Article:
Bessie Marchant (Bessie Marchant Comfort, Mrs J. A. Comfort. Pen-name John Comfort) (1862-1941)
Place Born at Debden Court Farm, Petham, Canterbury on 12 December 1862.
‘The earlier hours of Sunday were always busy ones in the cottages on Bodsam Green, and indeed in surrounding hamlets as well. It was the favourite day for bread-baking, and the making of sufficient pies and puddings to last the week through, whilst any odd bits of washing, or house-cleaning were also got through with at the same time, in order to leave the women free for those out-door avocations of stone-picking, weeding, harvesting, turniping, and fruit-gathering, with which they endeavoured to eke out the scanty wages of their husbands. By dinner-time this activity was at an end; and dinner over, the children were turned out to play on the Green if the weather was favourable, and sometimes when it was not.’ Yuppie.
Bessie Marchant was a prolific author of adventure novels for children, particularly girls. Her novels, of which there are nearing one hundred and fifty, frequently had female protagonists and she was called ‘the girls’ Henty’ (referring to G.A Henty). Early works set in Kent include, among others, Yuppie (1898), which refers to 'Bodsham Green', 'Hastingleigh', ‘Wye’, 'Sellindge', and 'Brabourne'; and Yew Tree Farm (1904) which refers to life on a Kentish farm and hop-picking.
Marchant set a number of her earlier novels in the place of her childhood – Kent. Her father, a farmer and of the Baptist faith, helped to set up a mission chapel in Elmsted, between Canterbury and Ashford, but was forced to move to Petham after retaliation from the landowner of his rented farm. Religion is a key feature in her novels, particularly in Yuppie. The world of ‘Bodsam Green’, a fictional reworking of Bodsham Green (near Ashford), is changed when a family of ‘Methodies’ come to preach at the local church. After his father is converted Yuppie also wants to become ‘a Christian like father an’ the others’ praying to God to ‘make me one quick, please, cos there’s such a dreadful sight o’ things as I wants ter ask yer to give me afterwards!’ Marchant’s characters, from the novels set in Kent, feature this dialect heavily. They also have a limited knowledge of the outside world. Marchant herself actually never left England, except in her explorations of exotic and foreign locales during her research conducted in the Bodleian library, Oxford. Marchant describes ‘Yuppie’s World’, the world of her own childhood, as an ‘inconsiderable portion of the earth’, and attributes his ignorance of the bible, and of Christian principles in general, to this. There are lots of comedic instances when Yuppie tries to literally re-enact parts of the Bible. The ‘adventure’ that Yuppie goes on is therefore not a physical one, but is instead spiritual in nature.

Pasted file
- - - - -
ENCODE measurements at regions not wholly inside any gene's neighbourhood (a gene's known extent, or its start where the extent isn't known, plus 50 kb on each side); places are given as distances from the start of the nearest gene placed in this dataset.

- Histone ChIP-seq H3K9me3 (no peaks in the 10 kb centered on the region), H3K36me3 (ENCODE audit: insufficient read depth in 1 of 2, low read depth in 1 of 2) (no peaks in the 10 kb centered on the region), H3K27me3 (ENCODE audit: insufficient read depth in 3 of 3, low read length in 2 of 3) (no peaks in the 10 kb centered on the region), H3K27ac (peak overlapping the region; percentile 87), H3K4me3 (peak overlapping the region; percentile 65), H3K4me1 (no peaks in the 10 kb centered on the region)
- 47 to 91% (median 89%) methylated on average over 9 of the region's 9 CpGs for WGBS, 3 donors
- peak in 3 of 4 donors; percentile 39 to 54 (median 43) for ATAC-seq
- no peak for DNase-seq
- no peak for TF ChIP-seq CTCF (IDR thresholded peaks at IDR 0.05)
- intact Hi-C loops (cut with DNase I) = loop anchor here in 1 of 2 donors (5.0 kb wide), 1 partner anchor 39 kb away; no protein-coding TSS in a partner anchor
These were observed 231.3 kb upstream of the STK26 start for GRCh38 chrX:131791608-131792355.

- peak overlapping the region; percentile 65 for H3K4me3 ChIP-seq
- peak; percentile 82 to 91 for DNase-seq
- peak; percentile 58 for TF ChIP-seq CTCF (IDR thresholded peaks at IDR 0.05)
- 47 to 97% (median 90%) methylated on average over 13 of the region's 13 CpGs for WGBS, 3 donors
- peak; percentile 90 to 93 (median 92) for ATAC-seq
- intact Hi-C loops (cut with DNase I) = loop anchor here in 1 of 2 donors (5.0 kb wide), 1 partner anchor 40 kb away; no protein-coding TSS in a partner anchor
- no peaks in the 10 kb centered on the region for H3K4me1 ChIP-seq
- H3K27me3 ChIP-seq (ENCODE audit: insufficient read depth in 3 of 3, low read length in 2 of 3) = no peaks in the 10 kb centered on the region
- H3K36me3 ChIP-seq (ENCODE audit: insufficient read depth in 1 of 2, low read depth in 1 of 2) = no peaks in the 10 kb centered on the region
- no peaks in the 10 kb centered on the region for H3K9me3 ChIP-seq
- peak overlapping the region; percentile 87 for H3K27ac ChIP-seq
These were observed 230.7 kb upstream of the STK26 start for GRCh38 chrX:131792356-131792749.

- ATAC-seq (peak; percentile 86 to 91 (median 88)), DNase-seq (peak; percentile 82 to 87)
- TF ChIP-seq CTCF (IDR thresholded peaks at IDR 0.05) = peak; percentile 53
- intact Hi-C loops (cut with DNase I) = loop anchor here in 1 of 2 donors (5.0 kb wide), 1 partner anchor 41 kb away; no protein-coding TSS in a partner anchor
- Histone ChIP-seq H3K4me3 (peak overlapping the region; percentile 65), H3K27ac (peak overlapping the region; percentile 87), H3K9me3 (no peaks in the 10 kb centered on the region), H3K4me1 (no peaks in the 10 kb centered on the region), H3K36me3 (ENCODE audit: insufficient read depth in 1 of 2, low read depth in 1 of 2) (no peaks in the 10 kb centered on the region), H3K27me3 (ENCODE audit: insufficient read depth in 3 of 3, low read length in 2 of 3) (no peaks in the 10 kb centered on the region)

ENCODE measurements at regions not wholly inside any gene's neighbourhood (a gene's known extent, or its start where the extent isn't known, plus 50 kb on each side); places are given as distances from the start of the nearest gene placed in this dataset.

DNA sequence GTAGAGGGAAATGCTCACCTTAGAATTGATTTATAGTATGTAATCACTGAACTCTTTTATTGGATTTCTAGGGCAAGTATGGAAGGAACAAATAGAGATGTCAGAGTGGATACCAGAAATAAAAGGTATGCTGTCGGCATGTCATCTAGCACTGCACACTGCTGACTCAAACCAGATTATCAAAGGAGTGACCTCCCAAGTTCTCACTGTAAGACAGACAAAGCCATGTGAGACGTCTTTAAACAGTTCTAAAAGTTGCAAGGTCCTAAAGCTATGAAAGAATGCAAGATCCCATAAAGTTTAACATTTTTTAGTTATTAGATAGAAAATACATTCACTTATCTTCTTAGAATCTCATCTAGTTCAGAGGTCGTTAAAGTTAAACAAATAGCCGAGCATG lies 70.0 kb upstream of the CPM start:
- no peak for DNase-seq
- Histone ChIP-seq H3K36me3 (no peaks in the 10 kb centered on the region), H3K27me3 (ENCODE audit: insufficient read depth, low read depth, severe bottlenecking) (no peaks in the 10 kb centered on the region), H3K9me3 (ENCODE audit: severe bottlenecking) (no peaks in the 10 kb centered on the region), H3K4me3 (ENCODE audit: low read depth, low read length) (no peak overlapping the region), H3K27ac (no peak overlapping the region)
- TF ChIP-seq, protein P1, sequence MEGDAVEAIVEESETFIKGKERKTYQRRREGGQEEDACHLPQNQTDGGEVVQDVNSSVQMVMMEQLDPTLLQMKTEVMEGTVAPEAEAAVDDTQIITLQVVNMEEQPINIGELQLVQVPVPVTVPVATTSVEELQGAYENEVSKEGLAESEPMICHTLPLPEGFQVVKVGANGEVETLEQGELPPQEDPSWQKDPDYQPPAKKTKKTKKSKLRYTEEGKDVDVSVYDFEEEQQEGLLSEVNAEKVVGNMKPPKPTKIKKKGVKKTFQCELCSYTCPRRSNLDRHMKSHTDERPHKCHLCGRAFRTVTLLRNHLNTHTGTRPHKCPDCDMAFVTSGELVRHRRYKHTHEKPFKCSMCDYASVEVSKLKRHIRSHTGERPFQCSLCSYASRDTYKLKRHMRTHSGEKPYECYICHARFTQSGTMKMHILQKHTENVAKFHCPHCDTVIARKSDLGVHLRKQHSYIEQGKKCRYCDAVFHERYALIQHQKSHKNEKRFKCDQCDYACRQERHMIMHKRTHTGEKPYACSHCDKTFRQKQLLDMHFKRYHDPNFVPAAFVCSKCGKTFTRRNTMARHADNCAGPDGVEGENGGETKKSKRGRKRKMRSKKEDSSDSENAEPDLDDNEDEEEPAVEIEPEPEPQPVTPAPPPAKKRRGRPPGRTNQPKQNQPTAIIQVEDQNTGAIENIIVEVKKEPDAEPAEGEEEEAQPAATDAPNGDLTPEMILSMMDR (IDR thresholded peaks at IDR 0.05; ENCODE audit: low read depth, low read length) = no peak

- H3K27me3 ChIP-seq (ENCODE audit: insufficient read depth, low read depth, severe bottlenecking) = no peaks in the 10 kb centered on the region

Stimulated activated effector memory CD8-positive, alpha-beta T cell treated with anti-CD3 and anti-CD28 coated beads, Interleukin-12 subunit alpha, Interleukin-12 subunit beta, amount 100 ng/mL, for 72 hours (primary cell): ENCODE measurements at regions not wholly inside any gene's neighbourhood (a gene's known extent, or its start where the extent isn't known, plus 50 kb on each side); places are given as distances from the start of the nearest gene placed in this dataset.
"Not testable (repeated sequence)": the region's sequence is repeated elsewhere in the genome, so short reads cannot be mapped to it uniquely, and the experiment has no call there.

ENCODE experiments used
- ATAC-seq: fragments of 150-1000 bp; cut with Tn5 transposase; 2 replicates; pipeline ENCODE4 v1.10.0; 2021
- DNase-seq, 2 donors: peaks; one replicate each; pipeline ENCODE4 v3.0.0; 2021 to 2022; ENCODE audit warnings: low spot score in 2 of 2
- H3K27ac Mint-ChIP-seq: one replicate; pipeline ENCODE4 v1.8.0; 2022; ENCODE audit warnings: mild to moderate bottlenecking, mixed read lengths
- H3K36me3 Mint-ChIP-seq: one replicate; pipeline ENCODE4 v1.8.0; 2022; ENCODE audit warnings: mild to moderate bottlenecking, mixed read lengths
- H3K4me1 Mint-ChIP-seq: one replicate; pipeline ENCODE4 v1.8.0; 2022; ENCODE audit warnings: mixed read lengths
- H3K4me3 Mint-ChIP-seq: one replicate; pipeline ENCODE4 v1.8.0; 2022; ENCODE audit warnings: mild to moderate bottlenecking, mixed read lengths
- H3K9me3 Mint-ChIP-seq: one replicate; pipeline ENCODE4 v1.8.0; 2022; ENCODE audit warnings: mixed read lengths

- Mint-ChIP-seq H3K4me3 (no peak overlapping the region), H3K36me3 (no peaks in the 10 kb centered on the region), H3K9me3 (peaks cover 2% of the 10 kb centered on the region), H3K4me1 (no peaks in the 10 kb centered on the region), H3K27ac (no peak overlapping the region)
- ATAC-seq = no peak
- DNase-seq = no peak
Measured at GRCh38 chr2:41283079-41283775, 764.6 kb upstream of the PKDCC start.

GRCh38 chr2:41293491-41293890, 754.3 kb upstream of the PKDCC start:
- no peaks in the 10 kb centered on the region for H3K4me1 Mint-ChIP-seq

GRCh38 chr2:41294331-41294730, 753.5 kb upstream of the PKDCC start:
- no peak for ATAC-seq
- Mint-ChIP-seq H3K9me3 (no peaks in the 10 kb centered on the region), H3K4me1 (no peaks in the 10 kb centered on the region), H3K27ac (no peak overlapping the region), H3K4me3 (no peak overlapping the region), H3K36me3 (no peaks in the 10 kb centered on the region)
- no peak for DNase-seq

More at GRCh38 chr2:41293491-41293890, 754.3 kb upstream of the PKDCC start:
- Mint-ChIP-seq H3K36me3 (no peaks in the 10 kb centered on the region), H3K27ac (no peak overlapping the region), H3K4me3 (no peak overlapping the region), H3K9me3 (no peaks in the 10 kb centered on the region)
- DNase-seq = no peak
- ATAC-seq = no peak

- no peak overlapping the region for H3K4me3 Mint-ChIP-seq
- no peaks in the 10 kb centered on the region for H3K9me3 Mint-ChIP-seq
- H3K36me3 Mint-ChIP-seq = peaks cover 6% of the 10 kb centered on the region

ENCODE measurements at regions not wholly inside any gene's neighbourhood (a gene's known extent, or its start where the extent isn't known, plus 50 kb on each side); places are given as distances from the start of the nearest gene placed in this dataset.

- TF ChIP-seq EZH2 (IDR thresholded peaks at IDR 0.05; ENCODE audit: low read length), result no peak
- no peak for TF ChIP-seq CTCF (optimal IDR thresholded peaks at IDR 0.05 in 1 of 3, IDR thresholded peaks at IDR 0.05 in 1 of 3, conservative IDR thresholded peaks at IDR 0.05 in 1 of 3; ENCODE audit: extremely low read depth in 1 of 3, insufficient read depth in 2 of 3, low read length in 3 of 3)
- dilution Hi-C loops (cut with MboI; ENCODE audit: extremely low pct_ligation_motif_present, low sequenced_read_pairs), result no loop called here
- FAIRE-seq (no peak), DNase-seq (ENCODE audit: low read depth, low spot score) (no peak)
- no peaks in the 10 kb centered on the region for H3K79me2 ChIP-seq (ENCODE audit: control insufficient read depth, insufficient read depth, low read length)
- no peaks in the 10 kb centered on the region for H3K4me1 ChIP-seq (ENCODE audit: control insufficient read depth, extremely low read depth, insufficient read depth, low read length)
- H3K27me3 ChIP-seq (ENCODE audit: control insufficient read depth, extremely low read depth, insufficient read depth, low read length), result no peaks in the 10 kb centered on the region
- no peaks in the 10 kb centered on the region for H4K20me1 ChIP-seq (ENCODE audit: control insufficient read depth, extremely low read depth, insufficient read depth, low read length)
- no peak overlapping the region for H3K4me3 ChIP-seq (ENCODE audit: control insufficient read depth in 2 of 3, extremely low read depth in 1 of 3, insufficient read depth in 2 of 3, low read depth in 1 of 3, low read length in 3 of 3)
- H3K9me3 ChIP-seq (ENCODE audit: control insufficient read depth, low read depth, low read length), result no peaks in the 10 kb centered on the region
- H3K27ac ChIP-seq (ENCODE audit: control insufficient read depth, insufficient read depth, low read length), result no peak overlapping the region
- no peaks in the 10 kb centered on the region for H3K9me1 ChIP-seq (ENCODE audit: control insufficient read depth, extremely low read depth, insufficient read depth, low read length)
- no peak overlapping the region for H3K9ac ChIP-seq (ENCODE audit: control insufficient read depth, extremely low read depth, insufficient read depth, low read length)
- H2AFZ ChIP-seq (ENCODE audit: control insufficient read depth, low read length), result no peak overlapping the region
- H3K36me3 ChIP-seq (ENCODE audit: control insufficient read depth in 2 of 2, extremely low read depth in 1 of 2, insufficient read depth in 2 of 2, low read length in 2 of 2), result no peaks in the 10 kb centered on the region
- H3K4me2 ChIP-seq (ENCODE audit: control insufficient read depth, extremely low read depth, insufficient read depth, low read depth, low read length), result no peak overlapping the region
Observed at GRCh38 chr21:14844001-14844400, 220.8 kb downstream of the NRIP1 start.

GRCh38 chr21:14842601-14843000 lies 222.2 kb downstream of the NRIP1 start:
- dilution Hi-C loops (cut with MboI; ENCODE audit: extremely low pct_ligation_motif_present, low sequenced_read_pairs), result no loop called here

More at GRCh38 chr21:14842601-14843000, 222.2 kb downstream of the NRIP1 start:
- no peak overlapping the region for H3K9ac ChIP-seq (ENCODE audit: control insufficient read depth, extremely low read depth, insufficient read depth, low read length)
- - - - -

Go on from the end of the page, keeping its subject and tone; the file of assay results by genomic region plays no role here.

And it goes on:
Doughty, T. (2018). ‘The Empire Girl Goes to War: Bessie Marchant’s World War I Fiction.’ Women’s Writing 25(1). 95-108.
Major, A. (1986). ‘Bessie Marchant – The Victorian Pioneer Children’s Novelist.’ The Lady. 272-273.
Major, A. (1991) ‘Bessie Marchant: The Maid of Kent Whose Exciting Stories Thrilled Thousands of English Children.’ This England. 30-33.
Marchant, Bessie. Yew Tree Farm: A Story of a Separate Career. London, 1904.
Marchant, Bessie. Yuppie. London: Robert Culley, 1898.
‘Marchant, Bessie (1862–1941).’ Women in World History: A Biographical Encyclopaedia. Encyclopedia.com.
Smith, M. (2009). Adventurous Girls of the British Empire: The Pre-War Novels of Bessie Marchant. The Lion and the Unicorn 33(1). 1-25.